On day one, for example, customs tariffs will apply. So the fiscal risk is immediate.  But the risk may be different when it comes to the safety of products coming across the border.

"At this moment in time their border standards on day one will be the exact same as ours," says the Revenue source.  "If the goods have got into the UK, theoretically they should have been subject to the same checks they would have faced had they come directly into the EU.

"Whether or not on day two that is still the case is a different question."

Even if tariffs are applicable on day one, the EU is aware that the volume of trade across the Irish border is small relative to the overall EU economy.

"It’s not that it can be ignored," says one source.  "But there isn’t a vast amount of uncontrolled or uncontrollable trade. A lot of it is either local, or controlled by large known operators."

This differential is important. Large operators will be more familiar with third country customs compliance.  Since customs declarations will have to be pre-recorded electronically that gives Revenue a data-rich environment in terms of keeping tabs on the value, tonnage, provenance and destination of the goods. On that basis they can assess the risk.

Again, the lower the risk, the less likelihood there will be checks; the fewer the checks, the more invisible the border.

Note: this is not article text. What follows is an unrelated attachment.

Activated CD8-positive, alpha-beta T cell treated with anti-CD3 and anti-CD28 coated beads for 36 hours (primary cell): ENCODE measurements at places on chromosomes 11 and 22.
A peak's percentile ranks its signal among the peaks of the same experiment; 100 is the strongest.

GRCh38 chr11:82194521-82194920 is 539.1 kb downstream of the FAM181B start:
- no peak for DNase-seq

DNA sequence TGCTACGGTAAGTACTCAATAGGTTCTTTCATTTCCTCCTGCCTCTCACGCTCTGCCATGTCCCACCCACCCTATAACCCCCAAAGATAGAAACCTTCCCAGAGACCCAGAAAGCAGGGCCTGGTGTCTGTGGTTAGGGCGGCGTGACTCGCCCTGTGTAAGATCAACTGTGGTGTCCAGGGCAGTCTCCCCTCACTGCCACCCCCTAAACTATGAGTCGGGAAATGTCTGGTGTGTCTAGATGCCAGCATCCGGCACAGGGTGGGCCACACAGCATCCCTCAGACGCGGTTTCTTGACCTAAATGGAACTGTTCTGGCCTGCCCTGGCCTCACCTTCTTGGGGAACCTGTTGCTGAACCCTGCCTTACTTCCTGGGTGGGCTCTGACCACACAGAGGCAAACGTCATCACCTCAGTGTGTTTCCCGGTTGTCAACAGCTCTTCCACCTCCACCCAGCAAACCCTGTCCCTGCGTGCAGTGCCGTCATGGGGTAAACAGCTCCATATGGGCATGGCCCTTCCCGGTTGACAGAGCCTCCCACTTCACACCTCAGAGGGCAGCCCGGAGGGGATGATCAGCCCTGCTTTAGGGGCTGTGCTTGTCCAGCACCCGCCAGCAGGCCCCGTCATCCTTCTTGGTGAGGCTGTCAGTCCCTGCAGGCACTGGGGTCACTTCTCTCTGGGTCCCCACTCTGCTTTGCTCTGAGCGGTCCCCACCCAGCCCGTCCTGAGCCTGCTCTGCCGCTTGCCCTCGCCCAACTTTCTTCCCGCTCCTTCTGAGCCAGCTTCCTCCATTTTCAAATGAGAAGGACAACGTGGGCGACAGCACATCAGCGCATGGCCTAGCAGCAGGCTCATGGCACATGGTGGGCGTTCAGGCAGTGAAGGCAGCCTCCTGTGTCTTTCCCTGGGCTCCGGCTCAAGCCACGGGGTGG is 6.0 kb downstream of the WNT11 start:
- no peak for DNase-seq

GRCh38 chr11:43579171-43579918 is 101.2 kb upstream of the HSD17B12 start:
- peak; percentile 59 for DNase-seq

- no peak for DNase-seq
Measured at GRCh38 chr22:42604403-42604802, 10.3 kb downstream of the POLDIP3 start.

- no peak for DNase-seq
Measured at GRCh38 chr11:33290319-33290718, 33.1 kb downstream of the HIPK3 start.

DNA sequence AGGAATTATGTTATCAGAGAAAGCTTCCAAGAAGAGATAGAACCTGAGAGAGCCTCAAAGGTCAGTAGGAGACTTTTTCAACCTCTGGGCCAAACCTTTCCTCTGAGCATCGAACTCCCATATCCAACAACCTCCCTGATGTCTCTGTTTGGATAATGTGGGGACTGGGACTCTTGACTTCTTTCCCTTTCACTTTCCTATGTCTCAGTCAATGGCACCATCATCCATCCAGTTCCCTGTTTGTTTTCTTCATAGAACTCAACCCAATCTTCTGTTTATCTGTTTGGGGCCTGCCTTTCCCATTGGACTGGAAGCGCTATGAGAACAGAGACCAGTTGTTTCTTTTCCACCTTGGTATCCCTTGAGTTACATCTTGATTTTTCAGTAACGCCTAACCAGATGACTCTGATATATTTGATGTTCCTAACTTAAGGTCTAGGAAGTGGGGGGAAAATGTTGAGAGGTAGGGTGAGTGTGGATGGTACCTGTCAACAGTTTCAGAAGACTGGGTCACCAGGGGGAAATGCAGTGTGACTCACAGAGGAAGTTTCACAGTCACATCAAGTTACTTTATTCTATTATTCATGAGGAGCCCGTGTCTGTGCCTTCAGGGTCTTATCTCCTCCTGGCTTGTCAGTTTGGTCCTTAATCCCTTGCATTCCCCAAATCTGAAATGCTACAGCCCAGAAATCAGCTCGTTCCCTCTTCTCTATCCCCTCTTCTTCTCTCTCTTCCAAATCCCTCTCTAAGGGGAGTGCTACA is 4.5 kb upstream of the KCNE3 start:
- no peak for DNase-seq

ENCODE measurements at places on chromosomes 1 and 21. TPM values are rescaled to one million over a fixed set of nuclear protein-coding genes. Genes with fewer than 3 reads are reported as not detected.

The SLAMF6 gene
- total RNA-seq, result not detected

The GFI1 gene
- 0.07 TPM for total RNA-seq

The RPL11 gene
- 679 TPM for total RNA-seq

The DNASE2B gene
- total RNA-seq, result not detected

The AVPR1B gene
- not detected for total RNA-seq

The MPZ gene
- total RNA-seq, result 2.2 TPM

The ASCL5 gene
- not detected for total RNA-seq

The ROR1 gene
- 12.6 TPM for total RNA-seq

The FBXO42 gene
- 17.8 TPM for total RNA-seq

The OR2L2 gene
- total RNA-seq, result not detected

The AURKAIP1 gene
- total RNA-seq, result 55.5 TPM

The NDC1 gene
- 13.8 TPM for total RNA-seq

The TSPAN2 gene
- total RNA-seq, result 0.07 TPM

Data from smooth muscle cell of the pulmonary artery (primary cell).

But the same cannot be said for small and medium-sized operators who have proliferated due to the open border. Such operators are less likely to have experience in third country customs declarations, or in logging consignments and declarations.

"The danger zone is more in the small trader than the large trader because you’re more likely to have non-compliant goods, unsafe toys or whatever coming in white vans rather than large commercial lorries," says one source.

"I don’t think on day one all this stuff is going to come flooding across the border to pollute the single market.  But incrementally it’s going to cause a problem if it’s not policed."

Another problem is that an environment with fewer controls is one with reduced costs. In other words, UK firms wanting to export into the single market might see Northern Ireland as a soft entry point in a manner that might start to distort the level of risk.

"That is not exploiting things as such," says a Revenue official. "That might be just prudent business practice, somebody entirely legitimate who sees that their costs have changed if they do things one way rather than another."

So much for using risk and data to minimise the amount of checking when it comes to customs and single market safety compliance. 

The political question is, where does the checking take place?

Dublin and Brussels have pledged no hard border/no infrastructure at the border, even in the event of no deal.

Officials talk of checks "away from the border".  What does this mean?

In general, this means checking either on the factory floor, or at a distribution depot, or on a supermarket shelf, or somewhere in between all these points (just not on the actual border).

Checking on the factory floor seems problematic, as it would mean Irish Revenue officers having to check goods before they leave factories or depots in Northern Ireland. 

In a backstop situation, these checks would have happened in Great Britain before the goods crossed the Irish Sea (since Northern Irish goods would still be complying with single market regulations), and British customs officials would have been mandated by the EU to carry out such checks.

In the absence of a legal agreement with the UK that scenario would seem unlikely in Northern Ireland.